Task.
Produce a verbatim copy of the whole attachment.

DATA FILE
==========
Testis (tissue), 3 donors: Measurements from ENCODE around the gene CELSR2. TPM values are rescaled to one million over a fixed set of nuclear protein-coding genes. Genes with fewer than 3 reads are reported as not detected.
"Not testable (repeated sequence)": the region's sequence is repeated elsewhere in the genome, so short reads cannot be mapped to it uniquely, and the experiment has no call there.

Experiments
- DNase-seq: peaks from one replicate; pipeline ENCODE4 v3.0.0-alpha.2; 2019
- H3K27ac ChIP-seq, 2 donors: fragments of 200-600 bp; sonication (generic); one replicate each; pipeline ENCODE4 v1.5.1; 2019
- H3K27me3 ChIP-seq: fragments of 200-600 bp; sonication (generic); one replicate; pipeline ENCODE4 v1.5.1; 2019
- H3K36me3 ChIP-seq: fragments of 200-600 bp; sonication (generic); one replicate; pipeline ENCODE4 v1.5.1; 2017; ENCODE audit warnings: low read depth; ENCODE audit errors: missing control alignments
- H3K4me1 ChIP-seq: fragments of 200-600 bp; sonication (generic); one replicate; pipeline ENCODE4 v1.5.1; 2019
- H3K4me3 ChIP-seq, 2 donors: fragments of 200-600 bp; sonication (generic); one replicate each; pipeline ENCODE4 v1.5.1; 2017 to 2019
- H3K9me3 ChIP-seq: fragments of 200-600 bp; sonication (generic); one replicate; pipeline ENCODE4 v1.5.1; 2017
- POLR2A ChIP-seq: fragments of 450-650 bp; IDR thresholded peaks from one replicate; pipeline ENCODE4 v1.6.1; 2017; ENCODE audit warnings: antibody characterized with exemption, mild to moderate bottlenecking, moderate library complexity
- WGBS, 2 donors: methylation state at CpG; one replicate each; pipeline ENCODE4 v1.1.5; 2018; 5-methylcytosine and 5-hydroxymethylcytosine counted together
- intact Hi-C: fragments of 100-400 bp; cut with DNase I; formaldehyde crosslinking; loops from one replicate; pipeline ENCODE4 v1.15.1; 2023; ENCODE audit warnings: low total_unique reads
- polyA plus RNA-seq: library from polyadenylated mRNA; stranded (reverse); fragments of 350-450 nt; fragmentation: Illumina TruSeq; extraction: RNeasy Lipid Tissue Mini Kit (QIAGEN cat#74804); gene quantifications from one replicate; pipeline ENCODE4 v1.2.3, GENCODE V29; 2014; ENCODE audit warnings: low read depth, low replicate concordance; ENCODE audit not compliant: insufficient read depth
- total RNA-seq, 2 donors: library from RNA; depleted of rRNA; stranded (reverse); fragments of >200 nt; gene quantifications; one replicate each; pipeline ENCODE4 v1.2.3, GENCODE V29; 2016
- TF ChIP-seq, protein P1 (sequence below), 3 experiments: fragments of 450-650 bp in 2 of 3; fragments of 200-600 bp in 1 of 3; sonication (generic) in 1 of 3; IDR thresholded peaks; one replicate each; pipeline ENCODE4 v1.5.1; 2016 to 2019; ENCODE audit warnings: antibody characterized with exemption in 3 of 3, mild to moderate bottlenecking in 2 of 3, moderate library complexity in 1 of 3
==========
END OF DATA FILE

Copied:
Testis (tissue), 3 donors: Measurements from ENCODE around the gene CELSR2. TPM values are rescaled to one million over a fixed set of nuclear protein-coding genes. Genes with fewer than 3 reads are reported as not detected.
"Not testable (repeated sequence)": the region's sequence is repeated elsewhere in the genome, so short reads cannot be mapped to it uniquely, and the experiment has no call there.

Experiments
- DNase-seq: peaks from one replicate; pipeline ENCODE4 v3.0.0-alpha.2; 2019
- H3K27ac ChIP-seq, 2 donors: fragments of 200-600 bp; sonication (generic); one replicate each; pipeline ENCODE4 v1.5.1; 2019
- H3K27me3 ChIP-seq: fragments of 200-600 bp; sonication (generic); one replicate; pipeline ENCODE4 v1.5.1; 2019
- H3K36me3 ChIP-seq: fragments of 200-600 bp; sonication (generic); one replicate; pipeline ENCODE4 v1.5.1; 2017; ENCODE audit warnings: low read depth; ENCODE audit errors: missing control alignments
- H3K4me1 ChIP-seq: fragments of 200-600 bp; sonication (generic); one replicate; pipeline ENCODE4 v1.5.1; 2019
- H3K4me3 ChIP-seq, 2 donors: fragments of 200-600 bp; sonication (generic); one replicate each; pipeline ENCODE4 v1.5.1; 2017 to 2019
- H3K9me3 ChIP-seq: fragments of 200-600 bp; sonication (generic); one replicate; pipeline ENCODE4 v1.5.1; 2017
- POLR2A ChIP-seq: fragments of 450-650 bp; IDR thresholded peaks from one replicate; pipeline ENCODE4 v1.6.1; 2017; ENCODE audit warnings: antibody characterized with exemption, mild to moderate bottlenecking, moderate library complexity
- WGBS, 2 donors: methylation state at CpG; one replicate each; pipeline ENCODE4 v1.1.5; 2018; 5-methylcytosine and 5-hydroxymethylcytosine counted together
- intact Hi-C: fragments of 100-400 bp; cut with DNase I; formaldehyde crosslinking; loops from one replicate; pipeline ENCODE4 v1.15.1; 2023; ENCODE audit warnings: low total_unique reads
- polyA plus RNA-seq: library from polyadenylated mRNA; stranded (reverse); fragments of 350-450 nt; fragmentation: Illumina TruSeq; extraction: RNeasy Lipid Tissue Mini Kit (QIAGEN cat#74804); gene quantifications from one replicate; pipeline ENCODE4 v1.2.3, GENCODE V29; 2014; ENCODE audit warnings: low read depth, low replicate concordance; ENCODE audit not compliant: insufficient read depth
- total RNA-seq, 2 donors: library from RNA; depleted of rRNA; stranded (reverse); fragments of >200 nt; gene quantifications; one replicate each; pipeline ENCODE4 v1.2.3, GENCODE V29; 2016
- TF ChIP-seq, protein P1 (sequence below), 3 experiments: fragments of 450-650 bp in 2 of 3; fragments of 200-600 bp in 1 of 3; sonication (generic) in 1 of 3; IDR thresholded peaks; one replicate each; pipeline ENCODE4 v1.5.1; 2016 to 2019; ENCODE audit warnings: antibody characterized with exemption in 3 of 3, mild to moderate bottlenecking in 2 of 3, moderate library complexity in 1 of 3